In the words of Dockery, Mathews and Sloan: “For most of the Biblical text a single reading has been transmitted. Elimination of scribal errors and intentional changes leaves only a small percentage of text about which any questions occur.” They conclude: “It must be said that the amount of time between the original composition and the next surviving manuscript is far less for the New Testament than for any other work in Greek literature…..Although there are certain differences in many of the New Testament manuscripts, not one fundamental doctrine of the Christian faith rests on a disputed reading.” 
And finally, the conclusion of the renowned Bible scholar F.F. Bruce: 
“The variant readings about which any doubt remains among textual critics of the New Testament affect no material question of historic fact or of Christian faith or practice.”
Read on about: (2) Exhibit #8: Early Church Leaders’ letter
 Josh McDowell , The New Evidence that Demands a Verdict (1999), page 35.
 Data from different sources, most are mentioned throughout this chapter.
 New Testament manuscripts are fragmentary. Earliest complete manuscript is ca. 350; lapse of event to complete manuscript is about 325 years.
 Norman L. Geisler , Baker Encyclopedia of Christian Apologetics. (1999), page 532.
 Philip Schaff , Companion to the Greek Testament and English Version, page 177.
 Norman L. Geisler , Baker Encyclopedia of Christian Apologetics. (1999), page 532.
 Chuck Missler .
 David Dockery, Kenneth Mathews and Robert Sloan: Foundations for Biblical Interpretation, (1994), page 176.
 Ibid page 182.
Notes to Slide 6
In 326, Constantine begin to rehabilitate the Arians by restoring them to their offices and stripping the offices of Nicene Bishops. During private conversation with Arius, the Emperor became convinced of Arius’ orthodoxy and sought to reinstate him in Alexandria.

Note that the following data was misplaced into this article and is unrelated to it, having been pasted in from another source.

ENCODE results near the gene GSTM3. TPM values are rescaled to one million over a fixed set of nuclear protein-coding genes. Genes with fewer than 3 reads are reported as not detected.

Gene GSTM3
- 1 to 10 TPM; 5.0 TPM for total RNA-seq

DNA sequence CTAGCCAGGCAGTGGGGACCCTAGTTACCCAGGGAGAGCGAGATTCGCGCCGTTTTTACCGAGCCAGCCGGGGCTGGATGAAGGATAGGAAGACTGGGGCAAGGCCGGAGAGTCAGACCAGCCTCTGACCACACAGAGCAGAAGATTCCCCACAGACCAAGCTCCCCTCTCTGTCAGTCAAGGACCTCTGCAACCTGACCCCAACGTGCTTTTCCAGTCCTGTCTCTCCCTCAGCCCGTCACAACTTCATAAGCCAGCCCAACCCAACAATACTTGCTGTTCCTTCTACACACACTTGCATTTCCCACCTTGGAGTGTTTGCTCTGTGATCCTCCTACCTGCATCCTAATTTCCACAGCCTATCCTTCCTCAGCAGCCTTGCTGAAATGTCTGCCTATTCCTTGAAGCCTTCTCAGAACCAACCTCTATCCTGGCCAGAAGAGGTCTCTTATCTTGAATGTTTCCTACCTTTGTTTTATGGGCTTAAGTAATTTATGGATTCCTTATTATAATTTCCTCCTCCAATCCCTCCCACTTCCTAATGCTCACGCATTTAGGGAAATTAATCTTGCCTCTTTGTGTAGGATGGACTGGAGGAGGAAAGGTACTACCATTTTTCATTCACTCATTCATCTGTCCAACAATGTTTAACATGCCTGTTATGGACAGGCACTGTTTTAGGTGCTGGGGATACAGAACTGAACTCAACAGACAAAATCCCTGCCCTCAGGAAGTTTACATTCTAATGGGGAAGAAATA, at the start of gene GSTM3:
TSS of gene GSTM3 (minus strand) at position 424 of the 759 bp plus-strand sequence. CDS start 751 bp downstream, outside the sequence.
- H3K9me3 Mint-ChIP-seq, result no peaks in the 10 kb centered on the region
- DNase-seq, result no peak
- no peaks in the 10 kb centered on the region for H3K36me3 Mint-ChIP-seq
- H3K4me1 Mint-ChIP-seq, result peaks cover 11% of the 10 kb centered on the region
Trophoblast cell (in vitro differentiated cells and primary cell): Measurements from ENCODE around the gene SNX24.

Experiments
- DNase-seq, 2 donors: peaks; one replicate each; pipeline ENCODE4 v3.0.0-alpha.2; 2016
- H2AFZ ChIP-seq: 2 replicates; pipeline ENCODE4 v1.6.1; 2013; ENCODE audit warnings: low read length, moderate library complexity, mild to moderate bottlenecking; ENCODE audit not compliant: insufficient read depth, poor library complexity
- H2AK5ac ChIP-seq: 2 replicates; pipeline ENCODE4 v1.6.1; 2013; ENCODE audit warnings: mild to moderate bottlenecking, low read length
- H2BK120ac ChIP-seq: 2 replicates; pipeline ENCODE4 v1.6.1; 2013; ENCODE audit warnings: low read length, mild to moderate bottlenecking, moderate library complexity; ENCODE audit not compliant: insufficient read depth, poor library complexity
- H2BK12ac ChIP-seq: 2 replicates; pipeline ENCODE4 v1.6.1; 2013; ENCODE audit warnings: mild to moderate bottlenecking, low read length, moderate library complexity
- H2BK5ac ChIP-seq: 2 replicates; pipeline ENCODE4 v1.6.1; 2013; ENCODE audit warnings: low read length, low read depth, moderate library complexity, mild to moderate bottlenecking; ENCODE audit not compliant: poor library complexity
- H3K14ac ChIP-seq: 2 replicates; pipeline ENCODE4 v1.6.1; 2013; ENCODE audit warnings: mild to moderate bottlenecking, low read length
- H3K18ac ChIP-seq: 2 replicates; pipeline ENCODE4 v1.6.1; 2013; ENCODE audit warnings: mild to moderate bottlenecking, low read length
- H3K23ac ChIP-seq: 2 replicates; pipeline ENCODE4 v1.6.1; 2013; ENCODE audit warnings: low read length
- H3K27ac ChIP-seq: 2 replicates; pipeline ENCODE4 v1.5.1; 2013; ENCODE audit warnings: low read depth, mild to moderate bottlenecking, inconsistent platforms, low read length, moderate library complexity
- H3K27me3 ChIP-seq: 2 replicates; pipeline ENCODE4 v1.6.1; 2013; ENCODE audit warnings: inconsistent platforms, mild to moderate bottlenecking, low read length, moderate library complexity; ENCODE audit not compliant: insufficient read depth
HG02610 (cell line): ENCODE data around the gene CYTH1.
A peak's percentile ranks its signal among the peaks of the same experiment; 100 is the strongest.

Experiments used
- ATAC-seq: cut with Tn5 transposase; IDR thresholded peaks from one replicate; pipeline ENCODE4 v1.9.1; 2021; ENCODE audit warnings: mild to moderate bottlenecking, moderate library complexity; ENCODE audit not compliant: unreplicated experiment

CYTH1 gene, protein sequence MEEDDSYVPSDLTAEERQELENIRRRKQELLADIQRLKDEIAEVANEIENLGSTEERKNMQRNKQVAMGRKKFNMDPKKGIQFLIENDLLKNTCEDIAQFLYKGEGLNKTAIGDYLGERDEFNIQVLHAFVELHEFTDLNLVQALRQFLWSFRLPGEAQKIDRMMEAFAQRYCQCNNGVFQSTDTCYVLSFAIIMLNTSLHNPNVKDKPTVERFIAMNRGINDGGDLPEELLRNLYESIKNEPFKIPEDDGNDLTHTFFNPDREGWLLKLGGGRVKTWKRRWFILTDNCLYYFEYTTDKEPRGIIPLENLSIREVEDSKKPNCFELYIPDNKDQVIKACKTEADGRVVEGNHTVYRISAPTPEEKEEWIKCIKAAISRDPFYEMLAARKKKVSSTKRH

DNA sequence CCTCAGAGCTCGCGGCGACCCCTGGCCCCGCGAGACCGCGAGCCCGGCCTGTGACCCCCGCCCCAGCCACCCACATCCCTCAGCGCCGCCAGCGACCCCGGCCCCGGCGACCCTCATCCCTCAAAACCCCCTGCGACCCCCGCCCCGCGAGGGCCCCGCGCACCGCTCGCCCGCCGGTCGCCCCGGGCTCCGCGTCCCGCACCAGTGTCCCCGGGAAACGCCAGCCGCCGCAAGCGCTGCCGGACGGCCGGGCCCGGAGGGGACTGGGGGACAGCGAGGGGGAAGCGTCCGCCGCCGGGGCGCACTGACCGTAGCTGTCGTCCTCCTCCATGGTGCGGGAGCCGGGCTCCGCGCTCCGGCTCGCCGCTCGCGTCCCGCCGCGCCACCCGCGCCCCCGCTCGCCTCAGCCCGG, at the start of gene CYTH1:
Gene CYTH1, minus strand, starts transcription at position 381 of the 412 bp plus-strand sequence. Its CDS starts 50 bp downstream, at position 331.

In 328, Athanasius has succeeded Alexander as Bishop. Athanasius rebuffed the imperial overtures on behalf of Arius. The emperor threatened Athanasius with exile. In 335, Athanasius was deposed, and Arius rehabilitated. Arius died soon after.
As the Eusebians took over, they use the royal connections of Eusebius of Nicomedia (baptized Constantine on his deathbed) and the friendship of Eusebius of Caesarea (He wrote Emperor’s biography) to depose Nicene bishops.
Athanasius was deposed in 335 by a synod in Tyre for ‘sacrilege’ and banished to Trier.
Marcellus of Ancyra began his attack preemptively. It is thought that he was one of the masterminds of the Creed.
Notes to Slide 12
Marcellus approached Constantine in 336 with his work defending biblical doctrine, thinking that the Emperor could be made to see the theological wars being waged by the Eusebians. The Emperor saw Marcellus as destroying the peace, allowing a synod to take place in Constantinople which deposed Marcellus, on the orders of the Emperor. Like Athanasius, Marcellus was banished to the West.
Marcellus became arch nemesis of the Eusebian Party. He spoke in only biblical terms, with one hypostasis. He accused the Origenists of being Platonic. He said that it was impossible to have three natures (hypostaseis).